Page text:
With South Africans able to venture out and about this Easter, many travelled to Durban for some much-needed sun, sand and sea.
According to eThekwini Municipality, the Easter period accelerated the city's tourism recovery following the impact of Covid-19.
The indicators show that 45 000 visitors descended to Durban for the Easter break, with hotel occupancy rates peak at an average of 60%.
The local economy received a boost with direct spending at approximately R60-million and a GDP contribution of around R150-million, with a total of 320 actualised jobs over this period.
Durban’s beachfront promenade, restaurants around the city and the township establishments were among the most popular attractions for holidaymakers.
eThekwini Mayor Mxolisi Kaunda said Durban has been working hard since the start of the Covid-19 pandemic to ensure the tourism and hospitality industry remains visitor ready within the necessary health guidelines.
"We have been on an aggressive marketing campaign in order to ensure that we remain top of mind as a tourism destination and these numbers are proving that we are on the right track.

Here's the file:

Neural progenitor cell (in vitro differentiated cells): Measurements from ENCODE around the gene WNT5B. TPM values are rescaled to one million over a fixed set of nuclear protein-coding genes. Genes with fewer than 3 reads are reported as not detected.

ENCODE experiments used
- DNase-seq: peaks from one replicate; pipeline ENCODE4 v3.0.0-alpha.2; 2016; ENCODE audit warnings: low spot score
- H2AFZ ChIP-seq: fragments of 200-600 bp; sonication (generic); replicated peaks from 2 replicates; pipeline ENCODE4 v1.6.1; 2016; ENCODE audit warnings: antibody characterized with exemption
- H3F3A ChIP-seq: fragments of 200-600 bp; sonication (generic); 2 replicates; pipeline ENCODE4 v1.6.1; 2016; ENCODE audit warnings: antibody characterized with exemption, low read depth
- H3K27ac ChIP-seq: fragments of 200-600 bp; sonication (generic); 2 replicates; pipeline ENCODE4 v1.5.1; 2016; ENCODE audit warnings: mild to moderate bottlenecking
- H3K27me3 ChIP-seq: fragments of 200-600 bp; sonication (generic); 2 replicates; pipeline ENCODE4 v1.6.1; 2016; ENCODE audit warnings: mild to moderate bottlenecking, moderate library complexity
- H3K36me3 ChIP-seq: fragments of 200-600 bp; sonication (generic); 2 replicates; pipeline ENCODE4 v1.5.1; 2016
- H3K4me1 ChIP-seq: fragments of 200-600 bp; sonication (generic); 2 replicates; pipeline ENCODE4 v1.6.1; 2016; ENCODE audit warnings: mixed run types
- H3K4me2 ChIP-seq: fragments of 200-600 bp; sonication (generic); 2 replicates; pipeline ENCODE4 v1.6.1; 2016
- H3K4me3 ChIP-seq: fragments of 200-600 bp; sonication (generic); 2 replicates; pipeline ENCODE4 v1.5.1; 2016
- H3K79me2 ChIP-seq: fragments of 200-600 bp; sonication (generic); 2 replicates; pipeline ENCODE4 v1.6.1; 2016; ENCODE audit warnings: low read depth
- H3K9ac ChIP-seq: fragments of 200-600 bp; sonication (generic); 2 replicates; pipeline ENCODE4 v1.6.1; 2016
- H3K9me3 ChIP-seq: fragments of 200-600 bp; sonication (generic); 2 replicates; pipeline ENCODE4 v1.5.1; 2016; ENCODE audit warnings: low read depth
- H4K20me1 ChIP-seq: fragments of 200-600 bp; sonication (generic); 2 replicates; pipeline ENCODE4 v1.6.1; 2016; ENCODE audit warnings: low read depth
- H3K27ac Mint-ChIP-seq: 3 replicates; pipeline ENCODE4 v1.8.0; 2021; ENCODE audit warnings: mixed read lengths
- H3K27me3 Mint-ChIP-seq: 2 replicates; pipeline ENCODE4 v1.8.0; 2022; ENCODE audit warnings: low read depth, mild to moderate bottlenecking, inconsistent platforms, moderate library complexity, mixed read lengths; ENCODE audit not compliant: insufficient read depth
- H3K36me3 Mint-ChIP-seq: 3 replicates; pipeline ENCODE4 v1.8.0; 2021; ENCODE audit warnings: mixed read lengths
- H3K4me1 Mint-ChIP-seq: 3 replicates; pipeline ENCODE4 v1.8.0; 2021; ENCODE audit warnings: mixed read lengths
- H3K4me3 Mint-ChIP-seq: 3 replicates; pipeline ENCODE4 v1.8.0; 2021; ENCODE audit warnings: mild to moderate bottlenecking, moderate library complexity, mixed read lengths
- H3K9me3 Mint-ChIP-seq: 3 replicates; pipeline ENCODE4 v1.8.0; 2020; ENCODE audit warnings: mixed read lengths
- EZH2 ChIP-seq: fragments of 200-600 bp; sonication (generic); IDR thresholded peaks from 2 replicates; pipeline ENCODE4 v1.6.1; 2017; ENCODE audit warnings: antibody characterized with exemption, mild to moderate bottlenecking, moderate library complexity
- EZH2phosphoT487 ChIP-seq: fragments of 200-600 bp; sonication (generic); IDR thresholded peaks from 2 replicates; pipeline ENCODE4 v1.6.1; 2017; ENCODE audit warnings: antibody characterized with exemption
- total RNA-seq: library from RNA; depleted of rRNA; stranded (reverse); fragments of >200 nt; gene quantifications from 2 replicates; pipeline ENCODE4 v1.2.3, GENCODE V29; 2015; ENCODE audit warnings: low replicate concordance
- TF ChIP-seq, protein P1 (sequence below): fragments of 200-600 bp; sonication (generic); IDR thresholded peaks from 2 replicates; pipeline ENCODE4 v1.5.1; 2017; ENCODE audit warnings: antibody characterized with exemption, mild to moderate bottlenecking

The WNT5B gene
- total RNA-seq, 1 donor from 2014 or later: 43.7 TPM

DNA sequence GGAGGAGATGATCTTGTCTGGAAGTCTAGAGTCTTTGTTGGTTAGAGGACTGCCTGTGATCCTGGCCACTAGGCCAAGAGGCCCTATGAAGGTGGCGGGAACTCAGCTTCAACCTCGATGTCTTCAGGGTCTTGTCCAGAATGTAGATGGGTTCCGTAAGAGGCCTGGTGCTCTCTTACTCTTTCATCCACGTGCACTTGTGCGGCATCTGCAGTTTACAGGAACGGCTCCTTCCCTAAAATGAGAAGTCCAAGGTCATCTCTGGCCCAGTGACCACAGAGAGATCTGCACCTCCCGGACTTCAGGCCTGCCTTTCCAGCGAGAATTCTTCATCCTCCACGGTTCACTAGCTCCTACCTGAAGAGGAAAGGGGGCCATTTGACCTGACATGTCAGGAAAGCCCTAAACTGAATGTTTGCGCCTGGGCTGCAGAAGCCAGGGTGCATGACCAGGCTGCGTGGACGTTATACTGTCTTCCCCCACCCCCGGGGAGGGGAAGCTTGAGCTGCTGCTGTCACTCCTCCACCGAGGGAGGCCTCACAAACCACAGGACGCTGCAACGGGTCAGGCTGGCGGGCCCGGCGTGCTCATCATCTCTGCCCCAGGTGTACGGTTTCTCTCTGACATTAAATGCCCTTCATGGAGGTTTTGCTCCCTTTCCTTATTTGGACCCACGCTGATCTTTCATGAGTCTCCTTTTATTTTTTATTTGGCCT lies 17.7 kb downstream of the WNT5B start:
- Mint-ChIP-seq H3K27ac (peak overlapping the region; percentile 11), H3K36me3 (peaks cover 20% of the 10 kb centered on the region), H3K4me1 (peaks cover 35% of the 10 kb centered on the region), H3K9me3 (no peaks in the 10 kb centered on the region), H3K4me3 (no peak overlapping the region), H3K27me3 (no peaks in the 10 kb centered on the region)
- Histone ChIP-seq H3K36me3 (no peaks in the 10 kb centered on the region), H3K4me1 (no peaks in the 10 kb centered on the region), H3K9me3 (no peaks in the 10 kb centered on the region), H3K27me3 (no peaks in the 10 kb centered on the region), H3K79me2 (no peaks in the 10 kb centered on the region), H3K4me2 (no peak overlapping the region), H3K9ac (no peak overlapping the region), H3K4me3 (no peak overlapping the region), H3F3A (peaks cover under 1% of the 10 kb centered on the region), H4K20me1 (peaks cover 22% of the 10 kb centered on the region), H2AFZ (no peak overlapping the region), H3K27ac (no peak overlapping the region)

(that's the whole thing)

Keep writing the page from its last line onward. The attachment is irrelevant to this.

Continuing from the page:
“The city has invested over R33m in developing and maintaining the beachfront promenade as part of its Economic Recovery Plan, which focused on reinvigorating the domestic tourism sector.
“This investment as well as other existing initiatives, including the recently announced Blue Flag beaches, paves the way for eThekwini to dominate and grow domestic tourism, an extremely important contributor to our local employment and economy,” he said.
eThekwini has a few plans in the pipeline. Some of the initiatives include the launch and unveiling of new products and hidden gems, and collaborations with other value chain stakeholders, both in the public and private sectors.
Durban Tourism has planned many in-market activations and above-the-line marketing initiatives in key domestic source markets in line with Covid-19 lockdown regulations